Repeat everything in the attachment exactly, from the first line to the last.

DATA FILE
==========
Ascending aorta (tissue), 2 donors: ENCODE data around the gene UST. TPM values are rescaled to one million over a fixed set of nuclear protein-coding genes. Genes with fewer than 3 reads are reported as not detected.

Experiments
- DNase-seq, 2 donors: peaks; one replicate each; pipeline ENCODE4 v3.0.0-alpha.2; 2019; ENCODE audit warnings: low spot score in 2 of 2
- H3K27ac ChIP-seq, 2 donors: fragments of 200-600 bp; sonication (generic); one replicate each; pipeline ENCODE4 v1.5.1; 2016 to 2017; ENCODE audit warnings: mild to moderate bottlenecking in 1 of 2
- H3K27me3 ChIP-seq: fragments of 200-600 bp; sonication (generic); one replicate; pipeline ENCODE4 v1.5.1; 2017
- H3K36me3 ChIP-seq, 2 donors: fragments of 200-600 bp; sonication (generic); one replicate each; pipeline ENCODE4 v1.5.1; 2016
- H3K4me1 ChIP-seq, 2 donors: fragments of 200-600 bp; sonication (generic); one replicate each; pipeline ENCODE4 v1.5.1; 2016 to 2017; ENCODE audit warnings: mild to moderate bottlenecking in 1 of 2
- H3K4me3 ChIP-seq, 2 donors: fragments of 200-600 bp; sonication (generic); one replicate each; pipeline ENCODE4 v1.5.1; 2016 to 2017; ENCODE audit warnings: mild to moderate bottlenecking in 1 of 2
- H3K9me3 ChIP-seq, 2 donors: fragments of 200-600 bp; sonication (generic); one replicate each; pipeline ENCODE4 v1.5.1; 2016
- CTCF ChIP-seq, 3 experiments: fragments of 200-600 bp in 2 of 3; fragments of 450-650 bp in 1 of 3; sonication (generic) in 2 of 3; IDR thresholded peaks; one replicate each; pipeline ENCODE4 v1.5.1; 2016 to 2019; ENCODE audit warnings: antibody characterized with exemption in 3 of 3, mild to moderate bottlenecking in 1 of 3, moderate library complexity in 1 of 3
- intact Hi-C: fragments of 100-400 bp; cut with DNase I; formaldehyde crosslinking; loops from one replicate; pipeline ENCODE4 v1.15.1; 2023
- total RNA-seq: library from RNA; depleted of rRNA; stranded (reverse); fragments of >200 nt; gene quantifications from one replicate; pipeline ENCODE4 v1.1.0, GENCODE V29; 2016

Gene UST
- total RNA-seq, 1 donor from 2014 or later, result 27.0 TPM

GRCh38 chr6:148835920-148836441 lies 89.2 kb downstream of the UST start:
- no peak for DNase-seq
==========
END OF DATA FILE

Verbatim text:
Ascending aorta (tissue), 2 donors: ENCODE data around the gene UST. TPM values are rescaled to one million over a fixed set of nuclear protein-coding genes. Genes with fewer than 3 reads are reported as not detected.

Experiments
- DNase-seq, 2 donors: peaks; one replicate each; pipeline ENCODE4 v3.0.0-alpha.2; 2019; ENCODE audit warnings: low spot score in 2 of 2
- H3K27ac ChIP-seq, 2 donors: fragments of 200-600 bp; sonication (generic); one replicate each; pipeline ENCODE4 v1.5.1; 2016 to 2017; ENCODE audit warnings: mild to moderate bottlenecking in 1 of 2
- H3K27me3 ChIP-seq: fragments of 200-600 bp; sonication (generic); one replicate; pipeline ENCODE4 v1.5.1; 2017
- H3K36me3 ChIP-seq, 2 donors: fragments of 200-600 bp; sonication (generic); one replicate each; pipeline ENCODE4 v1.5.1; 2016
- H3K4me1 ChIP-seq, 2 donors: fragments of 200-600 bp; sonication (generic); one replicate each; pipeline ENCODE4 v1.5.1; 2016 to 2017; ENCODE audit warnings: mild to moderate bottlenecking in 1 of 2
- H3K4me3 ChIP-seq, 2 donors: fragments of 200-600 bp; sonication (generic); one replicate each; pipeline ENCODE4 v1.5.1; 2016 to 2017; ENCODE audit warnings: mild to moderate bottlenecking in 1 of 2
- H3K9me3 ChIP-seq, 2 donors: fragments of 200-600 bp; sonication (generic); one replicate each; pipeline ENCODE4 v1.5.1; 2016
- CTCF ChIP-seq, 3 experiments: fragments of 200-600 bp in 2 of 3; fragments of 450-650 bp in 1 of 3; sonication (generic) in 2 of 3; IDR thresholded peaks; one replicate each; pipeline ENCODE4 v1.5.1; 2016 to 2019; ENCODE audit warnings: antibody characterized with exemption in 3 of 3, mild to moderate bottlenecking in 1 of 3, moderate library complexity in 1 of 3
- intact Hi-C: fragments of 100-400 bp; cut with DNase I; formaldehyde crosslinking; loops from one replicate; pipeline ENCODE4 v1.15.1; 2023
- total RNA-seq: library from RNA; depleted of rRNA; stranded (reverse); fragments of >200 nt; gene quantifications from one replicate; pipeline ENCODE4 v1.1.0, GENCODE V29; 2016

Gene UST
- total RNA-seq, 1 donor from 2014 or later, result 27.0 TPM

GRCh38 chr6:148835920-148836441 lies 89.2 kb downstream of the UST start:
- no peak for DNase-seq